Whatever the mechanism for legitimate presidential amendment of the Constitution, Bruff could have done a better job highlighting constitutional evolutions, such as the evolution in constitutional thought that has taken place with respect to the Commander in Chief Clause or the Faithful Execution Duty. Similarly, though Bruff is a Living Constitutionalist, one suspects that his evaluation of past presidential actions largely reflects the perspective of the 21st century. From the vantage point of this century, it may well be that Abraham Lincoln is invariably right about the Constitution, as Bruff seems to suppose. But if the Living Constitution changes over time, one vital question (perhaps the central question) is whether Lincoln (and his fraternity of Presidents) acted constitutionally given the then conventional, prevailing understanding of the Constitution. Because Bruff cannot possibly supply us the conventional senses of the Constitution over a two-century plus period, he really cannot answer the question of whether a President transgressed prevailing conceptions of the Constitution.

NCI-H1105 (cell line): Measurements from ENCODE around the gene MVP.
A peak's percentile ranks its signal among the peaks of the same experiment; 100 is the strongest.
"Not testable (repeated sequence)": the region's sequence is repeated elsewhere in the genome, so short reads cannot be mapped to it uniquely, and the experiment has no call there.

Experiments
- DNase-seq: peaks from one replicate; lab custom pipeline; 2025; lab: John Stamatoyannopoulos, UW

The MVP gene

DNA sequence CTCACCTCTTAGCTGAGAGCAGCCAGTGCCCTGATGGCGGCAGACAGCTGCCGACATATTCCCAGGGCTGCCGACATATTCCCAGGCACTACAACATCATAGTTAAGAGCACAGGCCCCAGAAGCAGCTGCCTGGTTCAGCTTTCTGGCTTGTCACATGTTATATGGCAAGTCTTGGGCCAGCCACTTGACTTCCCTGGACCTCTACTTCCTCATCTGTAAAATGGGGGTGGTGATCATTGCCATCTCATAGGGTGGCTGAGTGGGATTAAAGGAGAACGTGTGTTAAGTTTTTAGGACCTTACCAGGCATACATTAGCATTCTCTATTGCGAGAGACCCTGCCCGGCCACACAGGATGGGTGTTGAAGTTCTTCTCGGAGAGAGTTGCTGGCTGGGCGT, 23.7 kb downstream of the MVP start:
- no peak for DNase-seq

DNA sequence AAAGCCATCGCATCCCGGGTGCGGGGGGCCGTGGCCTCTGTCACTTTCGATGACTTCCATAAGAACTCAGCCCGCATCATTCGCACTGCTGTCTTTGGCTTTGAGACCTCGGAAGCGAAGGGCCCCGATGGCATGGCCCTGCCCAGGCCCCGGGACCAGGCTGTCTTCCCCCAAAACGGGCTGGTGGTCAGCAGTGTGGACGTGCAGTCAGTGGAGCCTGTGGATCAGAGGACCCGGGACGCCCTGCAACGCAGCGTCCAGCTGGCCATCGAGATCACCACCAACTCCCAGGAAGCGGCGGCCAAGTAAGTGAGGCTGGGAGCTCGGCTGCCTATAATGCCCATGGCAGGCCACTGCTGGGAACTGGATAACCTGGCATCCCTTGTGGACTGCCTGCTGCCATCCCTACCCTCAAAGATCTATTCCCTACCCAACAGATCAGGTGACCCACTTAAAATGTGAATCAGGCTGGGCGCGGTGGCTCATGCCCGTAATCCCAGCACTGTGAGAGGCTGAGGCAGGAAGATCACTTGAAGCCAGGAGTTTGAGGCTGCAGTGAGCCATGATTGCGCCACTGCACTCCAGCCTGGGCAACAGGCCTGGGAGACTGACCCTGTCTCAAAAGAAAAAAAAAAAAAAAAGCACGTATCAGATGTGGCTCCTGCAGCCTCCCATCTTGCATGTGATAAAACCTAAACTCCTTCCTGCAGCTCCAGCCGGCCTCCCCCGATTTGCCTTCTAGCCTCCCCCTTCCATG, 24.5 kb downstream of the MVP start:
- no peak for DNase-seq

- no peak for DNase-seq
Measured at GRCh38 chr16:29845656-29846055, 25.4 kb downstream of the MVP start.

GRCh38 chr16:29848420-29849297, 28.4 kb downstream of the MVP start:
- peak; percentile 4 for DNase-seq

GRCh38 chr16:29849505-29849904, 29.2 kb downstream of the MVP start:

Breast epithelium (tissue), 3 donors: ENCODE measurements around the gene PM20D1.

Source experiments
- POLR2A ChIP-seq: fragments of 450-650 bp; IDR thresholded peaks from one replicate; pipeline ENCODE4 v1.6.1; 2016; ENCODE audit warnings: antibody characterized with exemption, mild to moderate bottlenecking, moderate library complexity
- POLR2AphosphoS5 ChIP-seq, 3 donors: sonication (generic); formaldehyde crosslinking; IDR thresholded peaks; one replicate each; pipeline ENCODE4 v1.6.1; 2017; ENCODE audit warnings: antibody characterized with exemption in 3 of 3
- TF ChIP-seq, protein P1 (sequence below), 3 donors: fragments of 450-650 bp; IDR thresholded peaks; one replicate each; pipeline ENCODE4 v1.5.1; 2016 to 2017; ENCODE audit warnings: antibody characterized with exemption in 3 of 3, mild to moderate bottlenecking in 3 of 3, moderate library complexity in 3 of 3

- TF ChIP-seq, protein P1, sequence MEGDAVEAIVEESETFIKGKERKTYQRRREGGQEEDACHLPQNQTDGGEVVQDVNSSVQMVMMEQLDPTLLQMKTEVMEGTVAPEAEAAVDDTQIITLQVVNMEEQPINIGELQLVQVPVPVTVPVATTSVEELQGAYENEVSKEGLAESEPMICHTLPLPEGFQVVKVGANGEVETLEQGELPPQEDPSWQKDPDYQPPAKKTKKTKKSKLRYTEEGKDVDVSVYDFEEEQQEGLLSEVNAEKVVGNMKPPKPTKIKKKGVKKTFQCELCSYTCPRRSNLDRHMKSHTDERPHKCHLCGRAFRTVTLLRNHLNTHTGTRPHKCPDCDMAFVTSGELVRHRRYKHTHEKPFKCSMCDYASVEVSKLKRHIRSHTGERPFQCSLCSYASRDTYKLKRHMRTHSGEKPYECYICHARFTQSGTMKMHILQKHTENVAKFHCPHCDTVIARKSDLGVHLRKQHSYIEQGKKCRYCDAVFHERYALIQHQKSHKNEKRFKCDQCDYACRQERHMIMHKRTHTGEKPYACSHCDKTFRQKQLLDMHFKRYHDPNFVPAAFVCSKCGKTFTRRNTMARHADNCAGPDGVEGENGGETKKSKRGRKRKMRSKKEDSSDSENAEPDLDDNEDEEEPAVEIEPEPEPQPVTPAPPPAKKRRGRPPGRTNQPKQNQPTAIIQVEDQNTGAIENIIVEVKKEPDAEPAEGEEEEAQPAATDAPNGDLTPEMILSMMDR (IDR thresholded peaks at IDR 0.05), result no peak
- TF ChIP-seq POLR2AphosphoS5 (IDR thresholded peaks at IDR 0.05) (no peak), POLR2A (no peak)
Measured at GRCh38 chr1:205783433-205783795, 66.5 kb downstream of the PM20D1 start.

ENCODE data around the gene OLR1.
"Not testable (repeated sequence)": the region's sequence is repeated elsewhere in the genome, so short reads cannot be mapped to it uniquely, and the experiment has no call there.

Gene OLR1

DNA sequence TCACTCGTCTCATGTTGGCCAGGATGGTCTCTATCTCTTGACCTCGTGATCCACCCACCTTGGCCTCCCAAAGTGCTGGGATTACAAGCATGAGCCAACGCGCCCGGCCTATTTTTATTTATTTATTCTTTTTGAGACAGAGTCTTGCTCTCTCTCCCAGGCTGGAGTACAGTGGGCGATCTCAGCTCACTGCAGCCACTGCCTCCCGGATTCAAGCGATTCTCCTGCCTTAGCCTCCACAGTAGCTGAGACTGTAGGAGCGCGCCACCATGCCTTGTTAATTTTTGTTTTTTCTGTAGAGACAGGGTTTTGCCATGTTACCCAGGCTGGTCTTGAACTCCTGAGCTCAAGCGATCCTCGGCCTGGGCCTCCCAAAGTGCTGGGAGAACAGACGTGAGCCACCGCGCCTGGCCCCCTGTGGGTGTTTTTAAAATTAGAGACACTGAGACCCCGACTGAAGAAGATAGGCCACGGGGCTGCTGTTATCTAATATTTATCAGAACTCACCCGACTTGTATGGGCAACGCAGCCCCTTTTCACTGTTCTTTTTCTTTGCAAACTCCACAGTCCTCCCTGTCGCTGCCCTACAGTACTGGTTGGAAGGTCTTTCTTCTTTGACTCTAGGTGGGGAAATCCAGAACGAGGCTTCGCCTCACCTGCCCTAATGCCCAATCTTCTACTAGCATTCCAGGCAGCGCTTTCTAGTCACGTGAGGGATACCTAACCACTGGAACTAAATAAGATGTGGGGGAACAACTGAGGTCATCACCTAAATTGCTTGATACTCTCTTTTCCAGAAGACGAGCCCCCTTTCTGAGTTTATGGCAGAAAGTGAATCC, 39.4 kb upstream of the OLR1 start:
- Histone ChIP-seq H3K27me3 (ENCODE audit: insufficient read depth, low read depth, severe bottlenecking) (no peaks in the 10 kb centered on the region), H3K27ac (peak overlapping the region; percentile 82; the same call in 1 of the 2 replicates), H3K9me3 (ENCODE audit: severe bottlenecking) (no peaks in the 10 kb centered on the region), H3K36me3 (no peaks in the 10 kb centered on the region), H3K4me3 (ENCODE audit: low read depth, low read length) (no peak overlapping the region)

But a book that tries to be all things to all people—to do too much—is doomed to failure. Bruff’s extremely successful book is about Presidents, their constitutional interpretations, and his evaluation of those claims. Bruff has more than enough material without discussing the precise mechanism of acceptable presidential fiddling with the Constitution or whether particular Presidents violated the Living Presidency bequeathed to them by history. Students of the Presidency will greatly profit from floating their way through Bruff’s book, filled as it is with a stream of presidential history and executive interpretations of the Constitution.

Posted on 25 January 2016

SAIKRISHNA PRAKASH is James Monroe Distinguished Professor of Law and Horace W. Goldsmith Research Professor at the University of Virginia. He is the author of Imperial from the Beginning: The Constitution of the Original Executive (Yale University Press, 2015).